722 F.2d 714
15 Ed. Law Rep. 66
Cheryl Anne RENFROE, Plaintiff-Appellant,
Dr. John KIRKPATRICK, et al., Defendants-Appellees.
United States Court of Appeals,
Jan. 12, 1984.
Jack S. Wallach, Anniston, Ala., for plaintiff-appellant.
John R. Phillips, Anniston, Ala., for defendants-appellees.
Appeal from the United States District Court for the Northern District of Alabama.
Before GODBOLD, Chief Judge, RONEY and SMITH,* Circuit Judges.
Cheryl Anne Renfroe [Wade], a non-tenured teacher, was not rehired to teach with the Piedmont City Board of Education. She brought this 42 U.S.C.A. Sec. 1983 action contending she was not rehired because she filed a grievance, and that this violated her First Amendment rights. The jury awarded Renfroe $6,400 in compensatory damages and $12,500 in punitive damages. The district court, Renfoe v. Kirkpatrick, 549 F.Supp. 1368, (N.D.Ala.1982), entered judgment n.o.v. for the defendant. We affirm in light of the principles set forth in Connick v. Myers, --- U.S. ----, 103 S.Ct. 1684, 75 L.Ed.2d 708 (1983).
In responding to budgetary problems, the Superintendent of Education had offered Renfroe a job sharing a full-time position with another teacher. Renfroe expressed her unwillingness to job share at that time, and subsequently filed a grievance asserting her interest in keeping a full-time job, and claiming that she had seniority and more teaching experience than the other teacher. The other teacher was later hired for the position on a full-time basis pursuant to the Superintendent's recommendation.
Although defendants contend, as the district court held, that the grievance was not a substantial or motivating factor in the decision not to rehire Renfroe, it is not necessary to resolve that issue on appeal in view of the recent Connick decision, rendered after the district court decision. It is now clear that plaintiff's grievance is protected under the First Amendment only if it related to a matter of public concern. In Connick the Supreme Court explicitly held that "when a public employee speaks not as a citizen upon matters of public concern, but instead as an employee upon matters only of personal interest, absent the most unusual circumstances, a federal court is not the appropriate forum in which to review the wisdom of a personnel decision taken by a public agency allegedly in reaction to the employee's behavior." --- U.S. at ----, 103 S.Ct. at 1690, 75 L.Ed.2d at 720.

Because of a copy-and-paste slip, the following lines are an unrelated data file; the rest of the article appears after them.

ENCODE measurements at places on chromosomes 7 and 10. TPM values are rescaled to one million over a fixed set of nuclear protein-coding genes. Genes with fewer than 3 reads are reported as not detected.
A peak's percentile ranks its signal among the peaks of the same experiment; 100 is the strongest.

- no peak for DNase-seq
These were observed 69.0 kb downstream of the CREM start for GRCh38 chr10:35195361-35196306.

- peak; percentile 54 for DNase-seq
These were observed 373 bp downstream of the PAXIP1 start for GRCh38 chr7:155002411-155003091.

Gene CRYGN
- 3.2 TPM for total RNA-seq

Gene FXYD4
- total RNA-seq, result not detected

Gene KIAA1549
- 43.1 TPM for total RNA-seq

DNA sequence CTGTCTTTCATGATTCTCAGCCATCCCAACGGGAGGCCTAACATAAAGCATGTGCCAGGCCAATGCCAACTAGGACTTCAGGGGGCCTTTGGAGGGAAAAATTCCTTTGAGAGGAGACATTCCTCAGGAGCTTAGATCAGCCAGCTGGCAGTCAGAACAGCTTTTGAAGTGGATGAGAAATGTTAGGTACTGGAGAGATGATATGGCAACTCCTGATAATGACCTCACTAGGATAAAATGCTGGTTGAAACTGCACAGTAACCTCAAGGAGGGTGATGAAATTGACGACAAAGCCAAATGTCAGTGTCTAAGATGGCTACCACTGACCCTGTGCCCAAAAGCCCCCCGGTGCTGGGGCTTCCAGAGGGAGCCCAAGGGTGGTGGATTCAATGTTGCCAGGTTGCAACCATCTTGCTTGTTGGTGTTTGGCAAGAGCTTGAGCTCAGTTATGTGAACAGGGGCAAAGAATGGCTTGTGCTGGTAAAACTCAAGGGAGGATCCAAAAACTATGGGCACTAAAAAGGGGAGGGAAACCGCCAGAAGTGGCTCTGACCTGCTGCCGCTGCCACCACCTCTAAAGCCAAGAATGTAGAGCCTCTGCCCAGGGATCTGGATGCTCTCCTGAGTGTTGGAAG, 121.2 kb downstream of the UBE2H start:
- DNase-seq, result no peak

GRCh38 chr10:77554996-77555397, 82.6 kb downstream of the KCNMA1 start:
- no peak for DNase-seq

In this case, Renfroe's "speech" is conceded to have been personal in nature with the single exception of a claim that her objection to job sharing was motivated in part by concern for the welfare of the students. This concern was raised neither in her initial discussion with the Superintendent nor in her written grievance. It was not until the oral presentation of her grievance to the Board that plaintiff mentioned the welfare of the students as a consideration.
Under such circumstances, plaintiff's reference to the students' welfare during her oral presentation to the Board is not sufficient to bring her grievance within the rubric of matters of "public concern." The Supreme Court has recognized that the question of whether an employee's speech addresses a matter of public concern must be answered in light of "the content, form, and context of a given statement, as revealed by the whole record." See Connick, --- U.S. at ----, 103 S.Ct. at 1690, 75 L.Ed.2d at 720. The district court was correct in entering a judgment for defendants on the ground that there was no violation of plaintiff's federal rights.
Honorable Edward S. Smith, U.S. Circuit Judge for the Federal Circuit, sitting by designation